His biggest supporter is Jazz Violinist, Christian Howes. Howes’ is Reggie’s music business coach. “I would highly recommend him to every freelancing musician who’s looking to improve their career in any way,” he said, “He’s always there for me, at any time of the day, giving me a great answer about what to do next.”
When Reggie went to New York City for school, his mother sold the small upright piano he grew up with. Although he hopes to have an apartment of his own and a grand piano in the next five years, he’s met many great pianists who only have keyboards and his two keyboards, a CASIOPrivia-150 and CASIO PX-5s, have served him well.
Orlando – Terran Fernandez – bass guitar, guitar
Seattle – Alice Yoo – piano, violin
Alice starting playing violin at the age of 5 because she saw an orchestra concert and asked her mom to play violin. A year later, she began playing piano. She entered the pre-college program at the Juilliard School of Music in New York City when she was 10 years old. Alice received graduating honors from Juilliard in music theory and solfege.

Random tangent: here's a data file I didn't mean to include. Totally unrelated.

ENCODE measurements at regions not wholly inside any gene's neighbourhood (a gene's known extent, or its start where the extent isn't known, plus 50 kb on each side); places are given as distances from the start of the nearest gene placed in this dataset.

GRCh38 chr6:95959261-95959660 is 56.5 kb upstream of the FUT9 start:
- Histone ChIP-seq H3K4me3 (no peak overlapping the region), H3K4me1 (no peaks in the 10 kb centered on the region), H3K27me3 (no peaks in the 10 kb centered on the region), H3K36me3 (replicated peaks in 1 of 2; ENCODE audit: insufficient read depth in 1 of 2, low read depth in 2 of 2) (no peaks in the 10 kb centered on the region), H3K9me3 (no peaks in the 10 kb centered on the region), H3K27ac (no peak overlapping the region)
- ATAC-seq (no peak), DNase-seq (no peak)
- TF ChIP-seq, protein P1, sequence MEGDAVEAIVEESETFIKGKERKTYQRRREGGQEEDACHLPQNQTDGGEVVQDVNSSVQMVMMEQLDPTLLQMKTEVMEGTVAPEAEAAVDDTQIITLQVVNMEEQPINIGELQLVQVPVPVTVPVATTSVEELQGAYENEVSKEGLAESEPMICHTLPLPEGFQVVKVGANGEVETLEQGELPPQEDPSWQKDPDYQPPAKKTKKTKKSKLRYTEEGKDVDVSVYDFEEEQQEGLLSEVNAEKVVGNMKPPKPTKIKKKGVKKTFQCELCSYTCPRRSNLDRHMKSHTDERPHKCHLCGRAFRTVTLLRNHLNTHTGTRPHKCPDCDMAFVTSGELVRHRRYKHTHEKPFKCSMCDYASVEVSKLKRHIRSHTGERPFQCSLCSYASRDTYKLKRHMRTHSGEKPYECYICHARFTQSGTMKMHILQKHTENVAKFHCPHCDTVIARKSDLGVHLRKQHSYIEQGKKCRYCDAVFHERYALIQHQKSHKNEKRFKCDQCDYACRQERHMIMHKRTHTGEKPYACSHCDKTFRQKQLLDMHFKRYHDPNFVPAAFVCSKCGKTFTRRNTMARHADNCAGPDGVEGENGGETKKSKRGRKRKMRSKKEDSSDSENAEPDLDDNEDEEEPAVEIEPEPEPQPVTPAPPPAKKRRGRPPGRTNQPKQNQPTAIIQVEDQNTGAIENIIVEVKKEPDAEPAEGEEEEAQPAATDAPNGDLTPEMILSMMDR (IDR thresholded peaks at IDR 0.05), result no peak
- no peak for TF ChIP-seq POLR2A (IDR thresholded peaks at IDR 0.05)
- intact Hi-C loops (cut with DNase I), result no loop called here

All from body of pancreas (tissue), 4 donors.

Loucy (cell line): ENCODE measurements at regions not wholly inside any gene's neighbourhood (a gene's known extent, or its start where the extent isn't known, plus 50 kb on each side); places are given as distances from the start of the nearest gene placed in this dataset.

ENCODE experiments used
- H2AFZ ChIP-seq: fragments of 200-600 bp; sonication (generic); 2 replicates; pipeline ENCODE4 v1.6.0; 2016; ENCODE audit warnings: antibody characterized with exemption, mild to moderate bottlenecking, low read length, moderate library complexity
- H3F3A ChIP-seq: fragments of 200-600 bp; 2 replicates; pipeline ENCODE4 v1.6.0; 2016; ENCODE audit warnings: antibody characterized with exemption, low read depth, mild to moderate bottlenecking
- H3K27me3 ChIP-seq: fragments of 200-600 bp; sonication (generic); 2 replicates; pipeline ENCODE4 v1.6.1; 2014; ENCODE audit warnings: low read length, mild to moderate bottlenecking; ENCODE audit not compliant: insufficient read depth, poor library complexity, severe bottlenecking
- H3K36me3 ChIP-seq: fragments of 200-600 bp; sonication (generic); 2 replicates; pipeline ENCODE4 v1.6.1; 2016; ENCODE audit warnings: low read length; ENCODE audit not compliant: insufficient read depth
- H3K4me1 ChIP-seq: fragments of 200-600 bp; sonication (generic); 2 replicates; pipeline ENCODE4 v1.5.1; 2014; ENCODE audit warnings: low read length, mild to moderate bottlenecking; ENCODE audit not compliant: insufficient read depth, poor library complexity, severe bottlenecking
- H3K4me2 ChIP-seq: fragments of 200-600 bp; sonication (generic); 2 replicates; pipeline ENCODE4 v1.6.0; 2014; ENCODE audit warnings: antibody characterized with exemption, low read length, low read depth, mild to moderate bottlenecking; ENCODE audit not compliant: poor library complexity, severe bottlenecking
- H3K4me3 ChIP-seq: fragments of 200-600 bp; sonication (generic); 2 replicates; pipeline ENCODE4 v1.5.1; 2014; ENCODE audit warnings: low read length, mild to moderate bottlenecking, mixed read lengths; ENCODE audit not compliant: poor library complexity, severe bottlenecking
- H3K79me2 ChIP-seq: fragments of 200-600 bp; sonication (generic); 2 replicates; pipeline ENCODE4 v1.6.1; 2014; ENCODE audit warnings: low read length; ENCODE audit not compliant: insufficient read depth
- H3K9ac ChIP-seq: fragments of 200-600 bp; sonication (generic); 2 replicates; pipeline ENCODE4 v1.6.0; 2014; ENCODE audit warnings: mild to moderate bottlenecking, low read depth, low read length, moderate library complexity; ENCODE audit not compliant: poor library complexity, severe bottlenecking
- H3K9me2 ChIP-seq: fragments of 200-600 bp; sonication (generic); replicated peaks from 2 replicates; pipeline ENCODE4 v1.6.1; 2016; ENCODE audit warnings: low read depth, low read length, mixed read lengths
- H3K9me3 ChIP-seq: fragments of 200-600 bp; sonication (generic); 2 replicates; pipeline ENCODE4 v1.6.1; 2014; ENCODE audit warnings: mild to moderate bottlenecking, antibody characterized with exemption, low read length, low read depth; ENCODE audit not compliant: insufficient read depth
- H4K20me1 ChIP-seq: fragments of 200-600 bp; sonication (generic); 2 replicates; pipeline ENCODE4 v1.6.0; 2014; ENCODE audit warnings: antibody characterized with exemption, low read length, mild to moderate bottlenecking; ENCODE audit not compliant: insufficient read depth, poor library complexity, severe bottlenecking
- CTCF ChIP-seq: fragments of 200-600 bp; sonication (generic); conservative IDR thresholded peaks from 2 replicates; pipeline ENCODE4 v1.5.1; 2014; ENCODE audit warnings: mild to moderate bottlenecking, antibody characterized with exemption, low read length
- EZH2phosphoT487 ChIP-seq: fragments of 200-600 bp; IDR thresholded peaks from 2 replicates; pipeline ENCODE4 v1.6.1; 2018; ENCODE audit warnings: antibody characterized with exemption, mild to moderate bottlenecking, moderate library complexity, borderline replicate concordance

She has had many performances throughout her musical career, including her piano debut at Carnegie Hall at age 10. She has performed with the Sound Symphony as the winner of the solo concert performer competition. Alice participated in the Salzburg Music Festival in Austria. Alice has played violin in the Yale Symphony Orchestra and the Denver Philharmonic Orchestra.
Alice’s violin teacher, Christine Dethier, was her favorite because she was nurturing, kind and had a sense of humor. “She emphasized the musical interpretation of playing music rather than the technical side,” Alice said.
Her violin is a John Juzek, manufactured in 1911.
Although she has only been with Lessons a few months, she really enjoys teaching. Alice was nominated as Teacher of the Month by Denver Director, Scott D’Angelo. “Alice has been on LIYH staff since the beginning of February, and she is excited for students. Since coming on staff, Alice has picked up about 10 students, and I have only heard good reports about (her) and her students. She is eager to take on more students!”
Welcome New Students
Magdalee J. taking piano lessons in Altamonte Springs with Les Alker
John T. taking piano lessons in Altamonte Springs with Les Walker
Keshly S. taking guitar lessons in Orlando with Micah Tappe
Alexia S. taking violin lessons in Winter Park with Jennifer Guo
Joshua M. taking piano lessons in Orlando with Monica Wilkinson
Sanjana A. taking guitar lessons in Orlando with Marty Grosso
Tony B. taking guitar lessons in Ovideo with Marty Grosso
Peter Z. taking piano lessons in Winter Garden with Les Walker
Daniel Mansour taking piano lessons in Altamonte Springs with Sarah Stanley